Thursday, March 9, 2006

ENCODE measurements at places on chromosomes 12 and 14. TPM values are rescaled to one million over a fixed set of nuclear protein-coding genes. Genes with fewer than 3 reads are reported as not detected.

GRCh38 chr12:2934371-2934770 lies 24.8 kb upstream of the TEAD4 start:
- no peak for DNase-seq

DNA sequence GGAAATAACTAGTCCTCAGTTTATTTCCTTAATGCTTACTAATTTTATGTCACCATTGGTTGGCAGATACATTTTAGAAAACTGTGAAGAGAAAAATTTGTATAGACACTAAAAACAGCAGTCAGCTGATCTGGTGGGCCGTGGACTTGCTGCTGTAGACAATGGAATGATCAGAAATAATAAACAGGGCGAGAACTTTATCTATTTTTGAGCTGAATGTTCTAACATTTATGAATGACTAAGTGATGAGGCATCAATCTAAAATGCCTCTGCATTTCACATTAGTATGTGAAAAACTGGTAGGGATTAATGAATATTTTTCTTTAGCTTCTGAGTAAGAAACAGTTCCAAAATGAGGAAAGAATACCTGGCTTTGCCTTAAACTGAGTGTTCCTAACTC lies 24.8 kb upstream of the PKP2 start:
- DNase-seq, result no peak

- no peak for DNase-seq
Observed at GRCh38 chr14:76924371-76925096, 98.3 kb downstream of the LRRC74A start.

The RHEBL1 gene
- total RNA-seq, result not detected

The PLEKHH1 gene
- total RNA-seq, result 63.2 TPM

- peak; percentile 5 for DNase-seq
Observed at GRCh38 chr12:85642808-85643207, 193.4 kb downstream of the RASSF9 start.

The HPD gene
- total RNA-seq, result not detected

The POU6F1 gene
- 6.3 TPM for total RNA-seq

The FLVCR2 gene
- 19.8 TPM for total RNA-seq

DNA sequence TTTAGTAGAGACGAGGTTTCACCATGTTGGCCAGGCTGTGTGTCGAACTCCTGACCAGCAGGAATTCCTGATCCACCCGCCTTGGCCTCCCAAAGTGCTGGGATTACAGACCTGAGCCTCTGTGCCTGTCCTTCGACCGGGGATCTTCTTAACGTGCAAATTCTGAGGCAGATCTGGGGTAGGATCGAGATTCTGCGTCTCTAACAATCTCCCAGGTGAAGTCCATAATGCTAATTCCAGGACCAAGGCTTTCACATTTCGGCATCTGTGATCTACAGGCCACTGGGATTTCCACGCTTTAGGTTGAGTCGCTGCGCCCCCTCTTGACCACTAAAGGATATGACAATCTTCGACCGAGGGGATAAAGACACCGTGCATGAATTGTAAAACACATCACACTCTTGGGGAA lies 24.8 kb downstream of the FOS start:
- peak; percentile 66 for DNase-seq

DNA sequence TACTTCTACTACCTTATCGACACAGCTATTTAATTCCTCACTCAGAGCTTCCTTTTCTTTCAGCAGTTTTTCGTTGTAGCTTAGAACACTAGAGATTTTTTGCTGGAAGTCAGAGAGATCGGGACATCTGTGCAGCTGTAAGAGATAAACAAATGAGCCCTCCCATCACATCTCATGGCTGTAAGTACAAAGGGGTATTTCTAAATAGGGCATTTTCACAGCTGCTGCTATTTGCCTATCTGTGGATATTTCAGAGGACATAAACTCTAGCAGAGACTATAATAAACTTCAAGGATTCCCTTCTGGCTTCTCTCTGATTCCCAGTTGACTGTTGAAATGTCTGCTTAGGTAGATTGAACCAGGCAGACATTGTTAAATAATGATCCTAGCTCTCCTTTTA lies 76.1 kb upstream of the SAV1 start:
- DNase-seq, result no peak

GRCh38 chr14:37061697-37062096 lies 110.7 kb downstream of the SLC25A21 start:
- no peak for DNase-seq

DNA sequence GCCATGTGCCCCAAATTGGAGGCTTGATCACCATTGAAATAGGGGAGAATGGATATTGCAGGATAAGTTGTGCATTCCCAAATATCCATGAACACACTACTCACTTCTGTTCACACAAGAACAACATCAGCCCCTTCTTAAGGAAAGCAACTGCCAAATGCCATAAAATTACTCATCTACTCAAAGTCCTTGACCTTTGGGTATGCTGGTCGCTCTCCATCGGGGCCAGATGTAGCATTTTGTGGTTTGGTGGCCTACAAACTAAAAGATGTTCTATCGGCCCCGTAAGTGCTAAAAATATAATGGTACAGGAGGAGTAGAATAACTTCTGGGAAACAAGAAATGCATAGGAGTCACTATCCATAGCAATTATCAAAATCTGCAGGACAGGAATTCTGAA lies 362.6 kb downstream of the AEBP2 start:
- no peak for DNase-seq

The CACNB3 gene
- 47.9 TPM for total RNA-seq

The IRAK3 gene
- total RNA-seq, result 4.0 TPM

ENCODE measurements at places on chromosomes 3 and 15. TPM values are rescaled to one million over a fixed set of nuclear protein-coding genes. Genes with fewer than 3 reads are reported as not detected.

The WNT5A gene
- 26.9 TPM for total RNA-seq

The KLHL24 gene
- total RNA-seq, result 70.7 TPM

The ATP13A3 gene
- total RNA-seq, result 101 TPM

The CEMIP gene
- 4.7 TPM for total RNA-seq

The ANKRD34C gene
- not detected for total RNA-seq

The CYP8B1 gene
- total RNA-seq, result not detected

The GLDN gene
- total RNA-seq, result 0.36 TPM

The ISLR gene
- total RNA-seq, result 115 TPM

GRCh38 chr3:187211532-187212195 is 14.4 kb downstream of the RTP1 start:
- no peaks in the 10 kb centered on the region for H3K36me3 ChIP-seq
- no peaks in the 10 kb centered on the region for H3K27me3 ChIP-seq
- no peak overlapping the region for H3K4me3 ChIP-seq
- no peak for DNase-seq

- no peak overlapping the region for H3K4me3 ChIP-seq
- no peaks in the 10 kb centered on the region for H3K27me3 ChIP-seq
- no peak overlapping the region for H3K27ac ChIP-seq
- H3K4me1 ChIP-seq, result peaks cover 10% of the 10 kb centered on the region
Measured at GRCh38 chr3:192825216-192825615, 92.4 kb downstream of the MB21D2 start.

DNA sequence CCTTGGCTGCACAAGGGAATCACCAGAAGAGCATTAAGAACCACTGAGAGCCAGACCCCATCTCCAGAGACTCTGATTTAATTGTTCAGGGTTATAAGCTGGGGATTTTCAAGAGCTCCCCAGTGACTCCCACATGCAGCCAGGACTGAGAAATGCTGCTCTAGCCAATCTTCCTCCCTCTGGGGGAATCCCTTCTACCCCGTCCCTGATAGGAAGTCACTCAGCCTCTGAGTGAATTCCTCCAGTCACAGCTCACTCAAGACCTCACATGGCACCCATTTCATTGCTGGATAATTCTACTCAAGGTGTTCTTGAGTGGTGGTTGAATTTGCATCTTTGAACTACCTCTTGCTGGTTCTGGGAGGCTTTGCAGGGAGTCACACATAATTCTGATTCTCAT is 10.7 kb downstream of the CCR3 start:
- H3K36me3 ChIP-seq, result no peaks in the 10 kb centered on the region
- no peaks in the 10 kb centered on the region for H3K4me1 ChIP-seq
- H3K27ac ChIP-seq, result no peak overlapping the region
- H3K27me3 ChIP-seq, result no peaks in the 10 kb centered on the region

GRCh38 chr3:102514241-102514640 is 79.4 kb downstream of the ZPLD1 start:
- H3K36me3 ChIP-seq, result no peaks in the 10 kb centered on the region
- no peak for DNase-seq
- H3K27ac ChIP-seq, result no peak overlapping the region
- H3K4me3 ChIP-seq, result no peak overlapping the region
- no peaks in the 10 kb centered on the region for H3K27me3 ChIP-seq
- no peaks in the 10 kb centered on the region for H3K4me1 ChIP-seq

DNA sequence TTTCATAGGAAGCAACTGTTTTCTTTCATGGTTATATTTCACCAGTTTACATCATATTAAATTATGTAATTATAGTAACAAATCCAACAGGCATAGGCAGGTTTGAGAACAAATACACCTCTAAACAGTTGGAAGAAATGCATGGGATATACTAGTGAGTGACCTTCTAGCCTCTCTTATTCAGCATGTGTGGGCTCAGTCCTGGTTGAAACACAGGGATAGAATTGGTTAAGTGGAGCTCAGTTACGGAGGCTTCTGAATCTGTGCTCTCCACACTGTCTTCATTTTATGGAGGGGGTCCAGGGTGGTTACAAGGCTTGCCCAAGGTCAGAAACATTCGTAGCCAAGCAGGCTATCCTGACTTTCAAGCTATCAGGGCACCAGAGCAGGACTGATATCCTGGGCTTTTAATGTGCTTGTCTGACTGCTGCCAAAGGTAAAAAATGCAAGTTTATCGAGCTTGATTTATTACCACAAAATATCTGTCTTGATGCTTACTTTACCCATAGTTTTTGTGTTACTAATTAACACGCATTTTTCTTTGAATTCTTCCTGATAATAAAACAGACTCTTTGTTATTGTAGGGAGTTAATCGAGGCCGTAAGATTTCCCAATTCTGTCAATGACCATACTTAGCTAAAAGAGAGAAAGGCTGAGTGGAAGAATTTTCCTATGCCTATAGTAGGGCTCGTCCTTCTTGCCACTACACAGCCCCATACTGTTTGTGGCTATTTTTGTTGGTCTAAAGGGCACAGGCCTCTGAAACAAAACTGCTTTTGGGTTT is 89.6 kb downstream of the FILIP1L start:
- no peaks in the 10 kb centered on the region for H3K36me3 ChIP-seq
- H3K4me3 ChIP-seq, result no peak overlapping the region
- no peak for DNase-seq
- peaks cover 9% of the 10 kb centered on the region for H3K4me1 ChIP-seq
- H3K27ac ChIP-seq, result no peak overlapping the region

Colorado CrimProf Carolyn Ramsey has published Intimate Homicide: Gender and Crime Control, 1880-1920 at 77 University of Colorado Law Review 101(2006). Abstract: The received wisdom, among feminists and others, is that historically the criminal justice system tolerated male violence toward women. Drawing on previously unexplored archival material, "Intimate Homicide: Gender and Crime Control, 1880-1920" demonstrates that this story is in need of revision. It dramatically revises feminist understanding of the legal history of public responses to intimate homicide by showing that, in both the eastern and the western United States, men accused of killing their intimates often received stern punishment, whereas women charged with similar crimes were treated with leniency. Moreover, men who killed their lovers, spouses, or other family members in the late nineteenth and early twentieth centuries were executed in larger numbers than today. Although no formal battered woman's defense existed in the late 1800s and early 1900s, courts and juries implicitly recognized one - and even extended it to abandoned women who killed their unfaithful partners. In contrast, when men were accused of intimate murder, the provocation doctrine and other defenses were applied narrowly, and men were held to higher standards of self-control. Jury verdicts and appellate opinions thus reveal concern to police masculinity by punishing men who killed their intimates and by excusing, or even justifying, women's lethal reactions to mistreatment from men. Such paternalistic efforts to condemn male abuse of women did not go uncontested; competing norms led to a deplorable failure to prevent domestic violence from occurring. Nevertheless, the research presented here undercuts the common scholarly view that a hegemonic gender ideology tolerant of extreme violence against women controlled public responses to intimate homicide. This article is not simply a matter of interest to legal historians. Rather, it also requires criminal law scholars and feminists, such as the author, to re-examine the underpinnings of their theories.